Cornell University may only be getting started with business incubation on campus, but it has a 50-year track record of contracting with industry in materials science research. Although they are located in rural upstate New York, the Cornell Center for Materials Research (CCMR) and the Cornell NanoScale Science & Technology Facility (CNF) claim to have plenty of traffic from businesses around the world.
In recent years, CCMR and CNF, both funded by the National Science Foundation, also have stepped up efforts to support the commercialization of university science.
“Commercialization used to be a dirty word at NSF,” says Donald M. Tennant, director of operations at CNF, “but that is changing completely because of the nature of what we do. People here are making things. The result is that there is a personal drive among faculty to commercialize technology.” CNF has averaged about 1.5 start-ups annually over the past 10 years, he says.
Jonathan Shu, associate director of CCMR, says the materials research center has been stepping up support for start-ups as well. This is partly through a program called JumpStart, in which regional companies—start-up or established—access CCMR facilities and equipment. ZYMtronix Catalytic Systems, a tenant at Cornell’s Kevin M. McGovern Family Center for Venture Development in the Life Sciences, has availed itself of JumpStart.
“There are a lot of amazing success stories coming from the program,” Shu says. “Like Corso’s Cookies.” The company, based in Syracuse, worked at CCMR on a recipe for icing that dries in three hours as opposed to the three days required with its original recipe.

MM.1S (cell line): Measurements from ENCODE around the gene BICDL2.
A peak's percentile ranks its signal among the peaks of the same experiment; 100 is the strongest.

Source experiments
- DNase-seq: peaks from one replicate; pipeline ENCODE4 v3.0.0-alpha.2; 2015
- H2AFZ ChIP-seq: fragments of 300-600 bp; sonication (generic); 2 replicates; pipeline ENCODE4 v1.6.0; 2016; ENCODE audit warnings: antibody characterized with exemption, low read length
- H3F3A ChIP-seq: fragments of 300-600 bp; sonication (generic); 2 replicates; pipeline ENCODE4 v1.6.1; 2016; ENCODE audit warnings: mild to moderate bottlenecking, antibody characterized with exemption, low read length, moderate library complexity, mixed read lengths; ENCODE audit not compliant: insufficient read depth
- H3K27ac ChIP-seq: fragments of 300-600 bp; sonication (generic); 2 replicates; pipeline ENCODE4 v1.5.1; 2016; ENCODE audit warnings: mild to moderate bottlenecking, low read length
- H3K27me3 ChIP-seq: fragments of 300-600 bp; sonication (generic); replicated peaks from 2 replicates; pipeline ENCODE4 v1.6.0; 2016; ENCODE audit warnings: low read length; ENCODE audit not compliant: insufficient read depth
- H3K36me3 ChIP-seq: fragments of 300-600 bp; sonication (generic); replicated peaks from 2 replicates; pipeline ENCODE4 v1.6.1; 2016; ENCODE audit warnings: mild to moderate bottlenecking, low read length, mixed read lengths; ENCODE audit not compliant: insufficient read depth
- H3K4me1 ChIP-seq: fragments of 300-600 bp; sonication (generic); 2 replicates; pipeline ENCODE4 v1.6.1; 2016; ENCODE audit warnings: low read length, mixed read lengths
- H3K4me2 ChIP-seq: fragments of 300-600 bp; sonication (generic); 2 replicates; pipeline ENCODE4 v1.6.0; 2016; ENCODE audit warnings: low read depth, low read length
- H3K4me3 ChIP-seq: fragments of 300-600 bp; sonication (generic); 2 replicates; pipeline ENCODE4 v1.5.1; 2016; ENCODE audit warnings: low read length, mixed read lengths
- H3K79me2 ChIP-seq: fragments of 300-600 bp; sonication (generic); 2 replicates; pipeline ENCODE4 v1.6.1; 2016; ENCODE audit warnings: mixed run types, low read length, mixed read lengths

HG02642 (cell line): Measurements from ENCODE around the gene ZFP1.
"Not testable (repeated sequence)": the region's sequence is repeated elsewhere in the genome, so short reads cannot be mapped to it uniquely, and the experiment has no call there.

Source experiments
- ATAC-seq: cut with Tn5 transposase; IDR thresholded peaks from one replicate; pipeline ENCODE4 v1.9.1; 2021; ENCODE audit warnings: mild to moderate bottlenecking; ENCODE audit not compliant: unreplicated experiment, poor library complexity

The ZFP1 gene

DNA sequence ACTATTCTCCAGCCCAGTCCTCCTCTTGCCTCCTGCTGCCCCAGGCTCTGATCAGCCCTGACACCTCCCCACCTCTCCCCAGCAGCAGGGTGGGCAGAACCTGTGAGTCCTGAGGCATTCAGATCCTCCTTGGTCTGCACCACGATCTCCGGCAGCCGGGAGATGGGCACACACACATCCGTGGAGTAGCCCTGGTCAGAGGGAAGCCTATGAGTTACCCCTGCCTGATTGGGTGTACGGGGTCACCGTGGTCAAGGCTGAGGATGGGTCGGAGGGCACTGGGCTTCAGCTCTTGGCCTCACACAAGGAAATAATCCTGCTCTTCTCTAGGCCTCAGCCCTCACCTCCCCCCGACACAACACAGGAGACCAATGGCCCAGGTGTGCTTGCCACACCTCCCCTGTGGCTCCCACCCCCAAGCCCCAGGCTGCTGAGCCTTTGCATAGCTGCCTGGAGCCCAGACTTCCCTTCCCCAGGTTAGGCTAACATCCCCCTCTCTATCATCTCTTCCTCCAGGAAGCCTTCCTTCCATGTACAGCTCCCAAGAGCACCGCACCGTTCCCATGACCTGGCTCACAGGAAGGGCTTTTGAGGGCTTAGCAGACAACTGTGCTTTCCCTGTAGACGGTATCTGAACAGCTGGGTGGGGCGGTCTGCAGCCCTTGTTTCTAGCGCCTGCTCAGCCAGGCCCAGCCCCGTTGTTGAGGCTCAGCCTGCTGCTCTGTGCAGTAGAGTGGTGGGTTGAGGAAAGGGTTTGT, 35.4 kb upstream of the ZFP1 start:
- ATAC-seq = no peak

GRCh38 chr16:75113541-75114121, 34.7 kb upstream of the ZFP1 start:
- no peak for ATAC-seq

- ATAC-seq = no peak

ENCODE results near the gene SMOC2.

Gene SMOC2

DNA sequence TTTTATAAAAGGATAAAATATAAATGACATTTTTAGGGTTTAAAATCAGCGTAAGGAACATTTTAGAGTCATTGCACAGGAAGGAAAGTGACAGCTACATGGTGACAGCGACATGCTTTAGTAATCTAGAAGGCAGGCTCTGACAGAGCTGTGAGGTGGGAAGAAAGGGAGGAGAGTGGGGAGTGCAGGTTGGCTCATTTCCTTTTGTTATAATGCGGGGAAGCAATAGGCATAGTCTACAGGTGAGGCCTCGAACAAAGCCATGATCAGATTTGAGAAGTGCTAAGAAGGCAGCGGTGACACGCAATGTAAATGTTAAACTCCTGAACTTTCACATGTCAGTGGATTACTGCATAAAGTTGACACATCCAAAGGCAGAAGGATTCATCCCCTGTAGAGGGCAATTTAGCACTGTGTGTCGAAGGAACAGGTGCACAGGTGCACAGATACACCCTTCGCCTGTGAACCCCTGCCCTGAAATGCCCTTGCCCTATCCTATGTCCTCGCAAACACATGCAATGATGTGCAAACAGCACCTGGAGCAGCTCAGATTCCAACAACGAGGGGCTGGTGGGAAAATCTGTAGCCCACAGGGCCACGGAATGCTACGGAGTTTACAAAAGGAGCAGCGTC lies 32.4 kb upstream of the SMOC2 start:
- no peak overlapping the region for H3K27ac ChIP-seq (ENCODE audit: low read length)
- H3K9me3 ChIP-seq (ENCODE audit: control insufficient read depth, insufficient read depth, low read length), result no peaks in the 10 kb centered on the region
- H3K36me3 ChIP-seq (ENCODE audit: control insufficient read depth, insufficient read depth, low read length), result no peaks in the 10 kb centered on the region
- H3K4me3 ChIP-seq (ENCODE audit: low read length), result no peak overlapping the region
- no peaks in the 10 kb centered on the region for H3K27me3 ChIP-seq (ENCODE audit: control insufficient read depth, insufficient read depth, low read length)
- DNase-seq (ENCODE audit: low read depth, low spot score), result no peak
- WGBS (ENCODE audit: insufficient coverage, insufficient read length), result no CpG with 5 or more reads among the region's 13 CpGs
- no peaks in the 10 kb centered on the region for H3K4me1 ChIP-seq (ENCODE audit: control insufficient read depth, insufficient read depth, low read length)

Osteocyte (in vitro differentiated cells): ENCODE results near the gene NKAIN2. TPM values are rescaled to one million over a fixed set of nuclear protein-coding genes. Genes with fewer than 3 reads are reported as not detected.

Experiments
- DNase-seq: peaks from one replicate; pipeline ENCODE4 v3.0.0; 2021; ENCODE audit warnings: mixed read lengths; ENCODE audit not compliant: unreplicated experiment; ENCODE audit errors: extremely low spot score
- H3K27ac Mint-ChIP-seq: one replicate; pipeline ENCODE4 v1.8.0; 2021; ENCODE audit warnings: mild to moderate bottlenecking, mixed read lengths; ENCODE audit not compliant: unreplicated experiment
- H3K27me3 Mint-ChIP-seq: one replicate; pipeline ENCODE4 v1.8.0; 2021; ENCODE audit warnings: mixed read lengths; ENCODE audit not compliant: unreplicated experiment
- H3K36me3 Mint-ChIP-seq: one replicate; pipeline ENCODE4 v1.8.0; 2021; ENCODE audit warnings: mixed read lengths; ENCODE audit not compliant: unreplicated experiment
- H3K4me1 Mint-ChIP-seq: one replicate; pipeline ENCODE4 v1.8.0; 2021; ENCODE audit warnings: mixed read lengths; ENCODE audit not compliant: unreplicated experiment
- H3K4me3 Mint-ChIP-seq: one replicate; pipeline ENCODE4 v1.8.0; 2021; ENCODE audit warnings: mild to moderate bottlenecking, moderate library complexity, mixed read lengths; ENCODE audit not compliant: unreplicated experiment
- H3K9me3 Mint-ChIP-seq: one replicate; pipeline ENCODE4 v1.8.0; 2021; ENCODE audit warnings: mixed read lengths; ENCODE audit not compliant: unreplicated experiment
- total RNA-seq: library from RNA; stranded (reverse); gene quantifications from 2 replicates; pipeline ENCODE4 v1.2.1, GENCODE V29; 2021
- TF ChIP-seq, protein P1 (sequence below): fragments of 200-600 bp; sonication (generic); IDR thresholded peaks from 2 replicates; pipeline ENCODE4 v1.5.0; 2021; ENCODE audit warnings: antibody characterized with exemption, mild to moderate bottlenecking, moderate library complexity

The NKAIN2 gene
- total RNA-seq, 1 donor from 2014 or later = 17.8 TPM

Much bigger names have come to CCMR for general contract work, among them Xerox, Corning, Michelin, and Samsung. The center is currently working with a Lansing, N.Y.-based engineering firm, Advanced Design Consulting, that has a contract with the Navy to develop a nonconductive cable for rescue missions. The company was started by a Cornell engineering and business school graduate, Alexander Deyhim, 15 years ago.
Deyhim says he started the company while still at Cornell, accessing the necessary resources on his own. He attests to a more concerted effort at the engineering school, as well as at the Samuel Curtis Johnson Graduate School of Management, to support start-ups.
Tennant agrees. “There is a new synergy,” he says. “It used to be left up to the individual faculty member or researcher to figure out how to develop a company.” He says university resources are targeting a “huge gulf” between developing a prototype and gaining interest from a serious investor in the technology, noting that the McGovern Center is focused on bridging that gap.
“The McGovern is meant to be strictly life sciences, which is a start,” he says. “I would love to see a physical sciences incubator come along.”